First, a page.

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Bionic eye lets blind see light
Bionic Eye

DURHAM, N.C. -- A video of a man seeing light for the first time in 30 years is bringing tears to the eyes of many.

Larry Hester, 66, went blind in his early 30s when he was diagnosed with the degenerative disease retinitis pigmentosa. His ability to see light was restored with the help of a bionic eye on Oct. 1, according to Duke Medicine.

“It was incredible,” Hester says in a video. “It was bright and it was significant. I just had to take a deep breath and it was hard to articulate what I was feeling, but I wanted to share it with everybody I could feel at the time and hug.”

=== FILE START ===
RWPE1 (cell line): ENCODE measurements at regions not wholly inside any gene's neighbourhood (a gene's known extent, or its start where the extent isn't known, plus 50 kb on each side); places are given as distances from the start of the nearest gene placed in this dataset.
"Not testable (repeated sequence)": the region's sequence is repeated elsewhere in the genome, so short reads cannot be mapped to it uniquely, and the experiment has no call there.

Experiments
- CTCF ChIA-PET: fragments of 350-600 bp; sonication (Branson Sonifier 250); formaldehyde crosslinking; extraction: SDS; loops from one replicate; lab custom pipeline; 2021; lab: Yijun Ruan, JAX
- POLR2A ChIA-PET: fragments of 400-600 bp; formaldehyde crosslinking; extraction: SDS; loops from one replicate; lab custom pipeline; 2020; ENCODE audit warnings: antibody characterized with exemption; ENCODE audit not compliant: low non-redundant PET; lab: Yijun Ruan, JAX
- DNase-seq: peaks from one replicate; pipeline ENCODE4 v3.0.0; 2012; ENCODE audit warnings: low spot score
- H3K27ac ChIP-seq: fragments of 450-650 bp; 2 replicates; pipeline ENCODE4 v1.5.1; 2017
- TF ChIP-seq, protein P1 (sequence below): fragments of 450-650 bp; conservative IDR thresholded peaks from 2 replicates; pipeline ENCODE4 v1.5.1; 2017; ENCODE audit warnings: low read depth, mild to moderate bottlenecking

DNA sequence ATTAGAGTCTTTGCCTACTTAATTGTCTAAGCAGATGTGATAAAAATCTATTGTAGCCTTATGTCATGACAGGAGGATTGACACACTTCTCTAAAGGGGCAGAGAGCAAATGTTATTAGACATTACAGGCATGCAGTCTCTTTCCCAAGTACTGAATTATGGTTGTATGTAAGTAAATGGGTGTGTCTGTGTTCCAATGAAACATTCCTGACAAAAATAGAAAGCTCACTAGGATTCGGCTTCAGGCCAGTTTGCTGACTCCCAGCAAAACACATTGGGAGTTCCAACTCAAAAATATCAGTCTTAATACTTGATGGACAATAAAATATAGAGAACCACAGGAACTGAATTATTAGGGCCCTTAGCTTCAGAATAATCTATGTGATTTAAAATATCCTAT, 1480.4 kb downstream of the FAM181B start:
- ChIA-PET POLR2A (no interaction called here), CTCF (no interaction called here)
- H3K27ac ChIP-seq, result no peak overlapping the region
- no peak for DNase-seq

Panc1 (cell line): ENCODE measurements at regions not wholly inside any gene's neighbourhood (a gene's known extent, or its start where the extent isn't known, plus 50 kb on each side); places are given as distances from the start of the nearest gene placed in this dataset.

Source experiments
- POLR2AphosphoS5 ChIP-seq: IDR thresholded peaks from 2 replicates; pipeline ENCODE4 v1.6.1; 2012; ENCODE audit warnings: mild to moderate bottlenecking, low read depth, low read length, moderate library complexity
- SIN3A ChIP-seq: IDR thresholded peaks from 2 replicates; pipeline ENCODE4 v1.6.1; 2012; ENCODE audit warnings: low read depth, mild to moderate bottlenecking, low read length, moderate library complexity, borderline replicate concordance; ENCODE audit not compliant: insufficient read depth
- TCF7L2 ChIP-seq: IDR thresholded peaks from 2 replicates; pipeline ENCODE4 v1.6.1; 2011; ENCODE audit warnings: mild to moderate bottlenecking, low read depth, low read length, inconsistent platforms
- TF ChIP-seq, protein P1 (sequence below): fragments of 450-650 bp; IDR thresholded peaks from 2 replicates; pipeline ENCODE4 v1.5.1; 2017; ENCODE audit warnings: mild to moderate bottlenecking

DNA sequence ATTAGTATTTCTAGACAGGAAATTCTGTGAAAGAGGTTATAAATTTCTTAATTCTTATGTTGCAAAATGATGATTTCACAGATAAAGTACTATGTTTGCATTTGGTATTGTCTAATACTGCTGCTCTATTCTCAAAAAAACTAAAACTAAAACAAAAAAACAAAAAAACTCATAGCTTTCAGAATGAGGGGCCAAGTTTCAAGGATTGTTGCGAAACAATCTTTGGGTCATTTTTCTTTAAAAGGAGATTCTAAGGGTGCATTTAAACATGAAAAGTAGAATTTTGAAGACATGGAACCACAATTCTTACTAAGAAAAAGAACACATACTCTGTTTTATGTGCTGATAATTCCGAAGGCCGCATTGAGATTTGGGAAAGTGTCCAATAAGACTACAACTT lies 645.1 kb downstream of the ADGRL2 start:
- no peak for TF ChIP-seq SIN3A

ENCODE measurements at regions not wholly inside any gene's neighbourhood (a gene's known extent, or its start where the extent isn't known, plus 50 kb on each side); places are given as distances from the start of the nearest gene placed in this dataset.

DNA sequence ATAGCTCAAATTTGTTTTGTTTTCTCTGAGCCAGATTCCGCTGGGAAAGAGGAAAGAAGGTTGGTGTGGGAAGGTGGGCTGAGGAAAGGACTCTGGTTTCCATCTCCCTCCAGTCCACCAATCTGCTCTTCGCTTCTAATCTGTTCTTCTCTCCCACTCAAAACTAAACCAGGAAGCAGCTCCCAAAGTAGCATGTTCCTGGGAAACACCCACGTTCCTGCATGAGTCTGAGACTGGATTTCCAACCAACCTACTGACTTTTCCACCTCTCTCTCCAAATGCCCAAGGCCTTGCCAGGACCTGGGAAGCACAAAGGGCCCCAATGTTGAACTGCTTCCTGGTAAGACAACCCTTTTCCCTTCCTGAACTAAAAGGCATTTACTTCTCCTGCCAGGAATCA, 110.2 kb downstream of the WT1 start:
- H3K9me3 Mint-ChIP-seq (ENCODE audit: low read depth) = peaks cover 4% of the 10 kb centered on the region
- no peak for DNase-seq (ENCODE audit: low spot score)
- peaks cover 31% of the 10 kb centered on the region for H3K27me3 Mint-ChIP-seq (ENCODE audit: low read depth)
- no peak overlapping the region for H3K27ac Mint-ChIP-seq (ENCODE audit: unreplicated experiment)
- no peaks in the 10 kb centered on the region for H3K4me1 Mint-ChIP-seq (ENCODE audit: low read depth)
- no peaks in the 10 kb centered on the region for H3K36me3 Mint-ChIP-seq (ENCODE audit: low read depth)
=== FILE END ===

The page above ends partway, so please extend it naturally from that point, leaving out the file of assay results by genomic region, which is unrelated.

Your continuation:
This is only the seventh time the Argus II Retinal Prosthesis has been implanted in a person in the U.S., Duke reported. With the device, blind people can see a sort of pixellated image with flashes of light to help them differentiate shapes that are lighter and darker, according to researchers.

Watch the video to see Hester’s reaction to the device being turned on, as well as researcher’s description of how the prosthesis works.